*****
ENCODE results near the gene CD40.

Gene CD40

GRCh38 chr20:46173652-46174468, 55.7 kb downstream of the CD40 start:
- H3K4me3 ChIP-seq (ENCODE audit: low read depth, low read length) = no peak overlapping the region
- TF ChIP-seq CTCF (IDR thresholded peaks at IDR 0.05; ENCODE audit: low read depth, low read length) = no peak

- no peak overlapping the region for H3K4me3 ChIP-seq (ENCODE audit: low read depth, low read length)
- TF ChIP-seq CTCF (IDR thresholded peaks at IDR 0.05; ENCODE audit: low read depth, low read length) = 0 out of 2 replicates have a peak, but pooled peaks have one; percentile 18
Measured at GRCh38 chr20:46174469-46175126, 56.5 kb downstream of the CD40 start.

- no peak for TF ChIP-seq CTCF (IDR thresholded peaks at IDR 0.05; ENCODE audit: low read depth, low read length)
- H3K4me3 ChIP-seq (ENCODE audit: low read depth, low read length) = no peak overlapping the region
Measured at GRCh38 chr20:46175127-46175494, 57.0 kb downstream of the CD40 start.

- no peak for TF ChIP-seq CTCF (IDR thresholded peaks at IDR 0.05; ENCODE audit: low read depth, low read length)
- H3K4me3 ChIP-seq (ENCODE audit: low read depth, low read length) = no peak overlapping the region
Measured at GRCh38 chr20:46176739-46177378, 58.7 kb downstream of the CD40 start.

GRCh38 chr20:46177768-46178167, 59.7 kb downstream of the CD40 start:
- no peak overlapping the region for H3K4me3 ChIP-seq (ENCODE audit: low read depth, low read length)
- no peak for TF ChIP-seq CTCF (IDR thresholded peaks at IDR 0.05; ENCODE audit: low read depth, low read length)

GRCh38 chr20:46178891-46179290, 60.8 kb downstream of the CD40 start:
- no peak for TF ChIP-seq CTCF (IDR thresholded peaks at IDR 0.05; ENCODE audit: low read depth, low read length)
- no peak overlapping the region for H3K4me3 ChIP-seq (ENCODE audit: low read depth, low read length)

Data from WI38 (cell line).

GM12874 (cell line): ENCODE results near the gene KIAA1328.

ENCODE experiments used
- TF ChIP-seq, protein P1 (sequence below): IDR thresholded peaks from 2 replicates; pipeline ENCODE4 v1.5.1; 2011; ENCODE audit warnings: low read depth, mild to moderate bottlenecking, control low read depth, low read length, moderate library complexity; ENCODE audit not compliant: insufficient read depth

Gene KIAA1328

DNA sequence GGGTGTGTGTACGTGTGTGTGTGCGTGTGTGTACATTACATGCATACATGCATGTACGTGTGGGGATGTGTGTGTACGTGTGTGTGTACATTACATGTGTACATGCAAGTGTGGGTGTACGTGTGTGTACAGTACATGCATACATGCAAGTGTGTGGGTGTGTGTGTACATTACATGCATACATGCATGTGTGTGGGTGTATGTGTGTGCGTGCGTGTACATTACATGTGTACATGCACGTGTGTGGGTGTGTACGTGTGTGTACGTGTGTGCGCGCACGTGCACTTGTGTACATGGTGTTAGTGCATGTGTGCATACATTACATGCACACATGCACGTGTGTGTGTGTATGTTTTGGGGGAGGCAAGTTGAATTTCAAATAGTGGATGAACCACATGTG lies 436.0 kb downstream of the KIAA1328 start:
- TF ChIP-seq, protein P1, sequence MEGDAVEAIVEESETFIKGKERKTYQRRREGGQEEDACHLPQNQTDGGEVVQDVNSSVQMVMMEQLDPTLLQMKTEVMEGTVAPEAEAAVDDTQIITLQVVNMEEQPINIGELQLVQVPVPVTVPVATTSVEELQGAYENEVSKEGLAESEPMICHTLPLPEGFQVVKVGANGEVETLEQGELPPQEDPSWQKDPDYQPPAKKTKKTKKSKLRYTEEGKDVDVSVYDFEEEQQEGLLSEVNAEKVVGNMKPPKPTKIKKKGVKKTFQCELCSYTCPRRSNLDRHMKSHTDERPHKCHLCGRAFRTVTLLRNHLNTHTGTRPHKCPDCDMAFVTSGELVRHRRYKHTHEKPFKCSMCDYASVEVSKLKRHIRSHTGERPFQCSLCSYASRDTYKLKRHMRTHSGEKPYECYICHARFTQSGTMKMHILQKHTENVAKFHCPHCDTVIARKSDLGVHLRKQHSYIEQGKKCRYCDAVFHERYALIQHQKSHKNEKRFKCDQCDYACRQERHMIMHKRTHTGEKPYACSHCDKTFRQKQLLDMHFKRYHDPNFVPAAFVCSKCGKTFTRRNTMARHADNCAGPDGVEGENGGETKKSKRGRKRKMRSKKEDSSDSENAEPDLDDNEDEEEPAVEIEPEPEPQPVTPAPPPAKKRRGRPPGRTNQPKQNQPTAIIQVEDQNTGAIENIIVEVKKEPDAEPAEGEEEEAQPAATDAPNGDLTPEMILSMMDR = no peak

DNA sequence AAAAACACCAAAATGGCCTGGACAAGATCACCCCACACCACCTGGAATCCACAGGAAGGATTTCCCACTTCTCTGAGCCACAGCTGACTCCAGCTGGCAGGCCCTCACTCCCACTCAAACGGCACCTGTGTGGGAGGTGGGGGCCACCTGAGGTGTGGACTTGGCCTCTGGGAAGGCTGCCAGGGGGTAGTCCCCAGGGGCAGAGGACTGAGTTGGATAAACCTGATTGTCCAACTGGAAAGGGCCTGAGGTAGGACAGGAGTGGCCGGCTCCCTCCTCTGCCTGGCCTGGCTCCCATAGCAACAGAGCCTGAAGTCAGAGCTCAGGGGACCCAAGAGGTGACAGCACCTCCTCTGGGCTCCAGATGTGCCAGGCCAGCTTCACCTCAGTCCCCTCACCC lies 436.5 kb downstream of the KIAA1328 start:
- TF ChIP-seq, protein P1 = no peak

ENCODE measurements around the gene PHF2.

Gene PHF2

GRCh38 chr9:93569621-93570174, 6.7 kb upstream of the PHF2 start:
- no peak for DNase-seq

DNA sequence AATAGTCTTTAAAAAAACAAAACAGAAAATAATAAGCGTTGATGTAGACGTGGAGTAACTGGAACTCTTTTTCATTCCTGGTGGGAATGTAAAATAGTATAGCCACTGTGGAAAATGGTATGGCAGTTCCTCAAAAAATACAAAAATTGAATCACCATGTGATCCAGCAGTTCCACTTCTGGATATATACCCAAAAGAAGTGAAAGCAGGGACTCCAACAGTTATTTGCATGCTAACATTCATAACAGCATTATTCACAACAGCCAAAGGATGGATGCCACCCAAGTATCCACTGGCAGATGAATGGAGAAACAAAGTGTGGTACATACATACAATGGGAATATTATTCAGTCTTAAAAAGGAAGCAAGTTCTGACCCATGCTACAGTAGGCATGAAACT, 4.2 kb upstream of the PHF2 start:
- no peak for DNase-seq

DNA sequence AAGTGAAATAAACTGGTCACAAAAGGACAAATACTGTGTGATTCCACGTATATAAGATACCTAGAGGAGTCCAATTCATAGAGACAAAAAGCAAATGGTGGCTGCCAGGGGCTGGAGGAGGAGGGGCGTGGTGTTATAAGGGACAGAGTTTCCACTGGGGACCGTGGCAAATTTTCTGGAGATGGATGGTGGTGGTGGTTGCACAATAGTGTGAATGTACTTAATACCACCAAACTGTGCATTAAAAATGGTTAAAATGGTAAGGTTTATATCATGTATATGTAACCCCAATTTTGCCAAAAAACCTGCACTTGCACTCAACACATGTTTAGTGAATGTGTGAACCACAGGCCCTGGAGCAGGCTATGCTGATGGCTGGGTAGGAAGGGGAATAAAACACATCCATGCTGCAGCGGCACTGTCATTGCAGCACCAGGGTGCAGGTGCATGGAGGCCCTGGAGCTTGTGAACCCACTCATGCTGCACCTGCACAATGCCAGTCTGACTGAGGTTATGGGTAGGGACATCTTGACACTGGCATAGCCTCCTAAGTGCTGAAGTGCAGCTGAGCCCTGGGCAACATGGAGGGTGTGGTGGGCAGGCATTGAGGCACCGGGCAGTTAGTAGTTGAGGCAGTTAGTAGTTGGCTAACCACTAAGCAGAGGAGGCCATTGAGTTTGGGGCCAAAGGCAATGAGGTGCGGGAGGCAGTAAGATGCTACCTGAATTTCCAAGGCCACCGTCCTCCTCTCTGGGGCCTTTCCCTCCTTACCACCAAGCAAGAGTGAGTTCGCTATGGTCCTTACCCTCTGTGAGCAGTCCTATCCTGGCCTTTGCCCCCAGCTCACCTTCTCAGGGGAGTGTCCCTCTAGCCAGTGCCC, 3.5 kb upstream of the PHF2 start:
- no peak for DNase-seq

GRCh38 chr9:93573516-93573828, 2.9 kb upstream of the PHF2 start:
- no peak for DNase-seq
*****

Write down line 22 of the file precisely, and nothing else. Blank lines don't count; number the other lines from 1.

GM12874 (cell line): ENCODE results near the gene KIAA1328.